BC and Warby Annelise Kempling
This playlist will explore BC connections to the First and Second World Wars and their impact on home soil using segments from the “This Week in History” TV program and an existing pathway dedicated to World War I. Learn about regimental history, war time postal service, and see archival images related to the Great War!
Princess Patrica, daughter of the Duke and Duchess of Connaught, visited BC while on a tour of the province with her family in 1912. A regiment was formed and named after Princess Patricia - Princess Patricia's Canadian Light Infantry. "The Patricias" served in both world wars, the Korean War, and in Cold War and Peacekeeping missions as well.
Letters to and from the front were important to the war effort at home and abroad during the First World War. Christmas letters and postcards between soldiers and their families are explored in this segment, highlighting the Christmas cheer shared between family and friends despite their separation.
Letters written from soldier Joe Shires of the Canadian Mounted Rifles to former co-worker Miss Alma Russel, for whom he had some romantic feelings, describe the beauty of France. He also admits that it is unlikely that many of the men he serves with will see home ever again. Shires died after suffering major injuries at the battle of Somme, 1916.
Surveyor and soldier Frank Swannell maintained extremely detailed and intricate journals of his experience during and after the First World War. In his diaries he kept records of not only his experience of war, but who he served with and what their orders were. These diaries allow us to examine one man's military service in great detail.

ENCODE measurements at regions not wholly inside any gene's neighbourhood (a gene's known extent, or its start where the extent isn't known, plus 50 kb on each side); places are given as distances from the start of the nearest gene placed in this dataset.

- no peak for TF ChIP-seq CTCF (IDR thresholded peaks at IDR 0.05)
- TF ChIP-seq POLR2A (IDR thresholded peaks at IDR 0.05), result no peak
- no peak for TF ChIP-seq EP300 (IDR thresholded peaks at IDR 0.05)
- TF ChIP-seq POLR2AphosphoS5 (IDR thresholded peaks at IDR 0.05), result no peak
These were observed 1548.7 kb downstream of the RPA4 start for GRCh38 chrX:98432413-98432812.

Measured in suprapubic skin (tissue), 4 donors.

More than 55,000 British Columbians enlisted to serve overseas in World War One. One professional photographer, Mr. Crocker, documented the departure of ships carrying troops and sold prints to loved ones left behind.
Documentary film and photographic images held in the BC Archives help us to remember the First World War. Watch video, see photographs and read about the war sometimes called The Great War.View Pathway
Thought to be a threat to national security, Japanese Canadians were sent to various detainment camps in the interior of the province for the duration of WW2. Goods, property, and possessions were seized and often sold at fractions of their real worth. When the war ended many did not return to the coast, deciding instead to re-settle elsewhere.